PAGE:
Breviarium Romanum 1962 edition
This review is of a brand new, totally re-typeset edition of the 1962 Breviarium Romanum published by Nova et Vetera in Germany. A couple of things to mention at the outset- When referring to a "1962" edition of a liturgical book, it simply refers to a year commonly accepted as the last year of minor reforms before the total overhaul of the Breviary, Missal, and Sacraments in the late 1960's and early 1970's. The new rubrics for the Breviary and Missal were promulgated in July of 1960 to be put in force in January of 1961. The other thing I want to mention is this is not a book review in the strict sense. I will be commenting both objectively and subjectively on various material aspects these tomes, not on the content.
Upon handling these tomes, one immediately senses a degree of quality in publishing that is quite rare these days. I felt as though I was handling an original set from early 60's, mysteriously preserved in new condition. But I wasn't. The smell of the leather and fresh ink. The feel of the limp leather covers and smooth ribbons. A bibliophile's dream. Nova et Vetera should be applauded for their accomplishment.
On to the details. The covers are of the highest quality leather which is grained yet still smooth. It has 5 raised bands on the spine and rounded corners. The first endsheets (just inside the covers) are made of a heavy, resin-impregnated stock. The next sheets are of a slightly heavier stock than the rest of the pages, containing some commonly said Breviary prayers. The page corners are rounded as well, with nice gold gilding. The paper is a very thin yet strong cream "bible paper". Thin enough to keep the tomes very slim, yet thick enough that the text bleed through is tolerable. The printing is clear and sharp, in a very easy to read font. The rubrics are in red of course, but this red is quite different than any I have seen in a liturgical book. It is a very deep, dark red, almost burgundy. It is very attractive and sits well the black text on the cream paper. Both tomes lay flat in your hand or on a table, nearly anywhere you open it.
I like the order of sections as well. Proprium de Tempore first, followed by the Ordinarium, then the Psalterium, then the Proprium Sanctorum, and finally the Commune Santorum. This allows one to work from the center of the Breviary and then move to the front and rear sections for the Propers. Not all Breviaries were printed this way in the 60's. My Desclee edition with the Pius XII Psalter has the Ordinarium first, followed by the Proprium de Tempore, then the Psalter and so on. Speaking of the Psalter, this new edition does contain the Vulgate Psalter, not the Psalter of Pius XII, which is sometimes a stumbling block when purchasing a used original edition.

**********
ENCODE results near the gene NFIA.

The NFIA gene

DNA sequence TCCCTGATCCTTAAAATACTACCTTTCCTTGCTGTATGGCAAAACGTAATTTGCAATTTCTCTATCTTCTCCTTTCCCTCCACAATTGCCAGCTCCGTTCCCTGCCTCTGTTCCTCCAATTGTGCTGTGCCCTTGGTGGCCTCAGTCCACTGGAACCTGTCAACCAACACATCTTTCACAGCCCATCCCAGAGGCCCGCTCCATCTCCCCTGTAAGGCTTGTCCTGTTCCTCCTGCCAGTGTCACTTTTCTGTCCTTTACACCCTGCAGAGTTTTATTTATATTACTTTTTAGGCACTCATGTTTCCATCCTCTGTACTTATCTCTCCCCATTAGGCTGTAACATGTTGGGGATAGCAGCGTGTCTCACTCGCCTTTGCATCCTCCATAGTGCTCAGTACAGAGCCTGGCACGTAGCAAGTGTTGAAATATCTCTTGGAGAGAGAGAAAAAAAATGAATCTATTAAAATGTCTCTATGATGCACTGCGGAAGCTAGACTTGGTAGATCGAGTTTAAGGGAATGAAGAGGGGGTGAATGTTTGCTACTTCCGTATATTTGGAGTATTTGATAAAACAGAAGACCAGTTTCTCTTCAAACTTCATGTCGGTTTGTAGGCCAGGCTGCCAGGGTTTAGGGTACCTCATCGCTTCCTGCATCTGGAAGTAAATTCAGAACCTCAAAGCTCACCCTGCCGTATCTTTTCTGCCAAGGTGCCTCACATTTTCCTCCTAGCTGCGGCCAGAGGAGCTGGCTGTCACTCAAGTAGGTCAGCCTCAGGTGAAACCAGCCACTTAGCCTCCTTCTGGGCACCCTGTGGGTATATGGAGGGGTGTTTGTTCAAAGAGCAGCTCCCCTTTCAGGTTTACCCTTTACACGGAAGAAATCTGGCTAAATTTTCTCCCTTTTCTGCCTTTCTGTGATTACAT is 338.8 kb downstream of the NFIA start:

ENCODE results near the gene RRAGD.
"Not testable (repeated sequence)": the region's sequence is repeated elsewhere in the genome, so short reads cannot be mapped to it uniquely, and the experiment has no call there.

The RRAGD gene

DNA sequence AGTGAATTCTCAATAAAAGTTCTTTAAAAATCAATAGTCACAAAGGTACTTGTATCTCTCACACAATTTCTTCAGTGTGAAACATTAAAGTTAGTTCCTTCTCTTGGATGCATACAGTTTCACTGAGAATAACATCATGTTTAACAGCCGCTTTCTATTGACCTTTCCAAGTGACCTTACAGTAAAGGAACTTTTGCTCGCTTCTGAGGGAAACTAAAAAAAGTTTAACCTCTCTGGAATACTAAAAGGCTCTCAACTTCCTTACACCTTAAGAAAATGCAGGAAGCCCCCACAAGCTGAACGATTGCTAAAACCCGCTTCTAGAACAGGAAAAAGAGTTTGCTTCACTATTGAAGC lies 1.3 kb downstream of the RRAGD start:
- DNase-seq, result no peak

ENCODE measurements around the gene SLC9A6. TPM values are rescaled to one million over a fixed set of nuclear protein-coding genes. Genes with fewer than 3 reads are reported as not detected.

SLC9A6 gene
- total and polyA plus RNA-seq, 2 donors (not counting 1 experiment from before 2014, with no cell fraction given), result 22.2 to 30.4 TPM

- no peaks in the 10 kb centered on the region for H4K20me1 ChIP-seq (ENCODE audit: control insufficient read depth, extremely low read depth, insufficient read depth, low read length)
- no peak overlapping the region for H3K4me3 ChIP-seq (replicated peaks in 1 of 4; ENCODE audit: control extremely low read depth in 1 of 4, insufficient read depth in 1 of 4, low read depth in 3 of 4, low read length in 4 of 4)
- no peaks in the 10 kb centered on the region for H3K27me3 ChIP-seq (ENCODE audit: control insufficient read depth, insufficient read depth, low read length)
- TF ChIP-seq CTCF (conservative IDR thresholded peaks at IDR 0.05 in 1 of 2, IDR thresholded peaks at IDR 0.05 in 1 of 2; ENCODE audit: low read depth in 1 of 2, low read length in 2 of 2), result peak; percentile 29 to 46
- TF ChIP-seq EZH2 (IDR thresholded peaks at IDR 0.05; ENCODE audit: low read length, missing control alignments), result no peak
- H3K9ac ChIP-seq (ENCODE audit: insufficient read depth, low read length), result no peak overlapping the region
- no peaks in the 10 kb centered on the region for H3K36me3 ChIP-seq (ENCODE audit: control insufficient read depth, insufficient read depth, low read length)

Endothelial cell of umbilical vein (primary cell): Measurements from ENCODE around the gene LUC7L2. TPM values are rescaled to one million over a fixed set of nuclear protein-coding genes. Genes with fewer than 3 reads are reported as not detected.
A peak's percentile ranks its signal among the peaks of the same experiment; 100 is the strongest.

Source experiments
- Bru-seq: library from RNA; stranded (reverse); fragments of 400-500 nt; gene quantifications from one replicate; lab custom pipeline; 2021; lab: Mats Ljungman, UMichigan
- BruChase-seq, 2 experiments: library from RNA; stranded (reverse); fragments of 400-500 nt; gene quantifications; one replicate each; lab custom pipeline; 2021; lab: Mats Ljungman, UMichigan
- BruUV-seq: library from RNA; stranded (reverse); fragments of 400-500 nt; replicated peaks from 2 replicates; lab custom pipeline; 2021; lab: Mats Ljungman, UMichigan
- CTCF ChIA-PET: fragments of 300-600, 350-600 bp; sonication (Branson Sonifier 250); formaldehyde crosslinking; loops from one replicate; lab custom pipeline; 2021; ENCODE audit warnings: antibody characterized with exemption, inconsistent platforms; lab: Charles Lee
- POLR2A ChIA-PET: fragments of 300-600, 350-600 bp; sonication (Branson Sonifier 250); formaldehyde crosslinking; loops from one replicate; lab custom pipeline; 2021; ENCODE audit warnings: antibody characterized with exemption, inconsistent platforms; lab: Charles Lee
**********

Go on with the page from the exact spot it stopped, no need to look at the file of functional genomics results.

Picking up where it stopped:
A few extras to mention- Also included with the tomes are two sets (one for each volume of the Breviary) of heavy laminated cards with commonly said prayers on them. Available at extra cost are two small booklets. One is of propers for feasts celebrated in the U.S.A. and the other- Hymni Antiqui, a collection of ancient hymns. The nice covers, for storage or transport, are available for a discounted price when purchasing them with a Breviary set (when ordering directly from the publisher). They are available in smooth or grained leather.
We have posted some pictures below in the image gallery. The publishers website has many more exterior and interior shots on their wonderful website. http://www.breviariumromanum.com/
The Breviary can be purchased from 2 U.S. sources
Preserving Christian Publications
It can also be purchased directly from the publisher at
Some other resources I should mention are-
Learning the New Breviary
(an interpretation of the rubrics and guide to praying the 1962 edition)
Free download here. Buy the printed edition here.
Pocket guide for recitation of the 1962 Breviarium Romanum
Ordo (an indispensable tool for proper recitation of the Divine Office)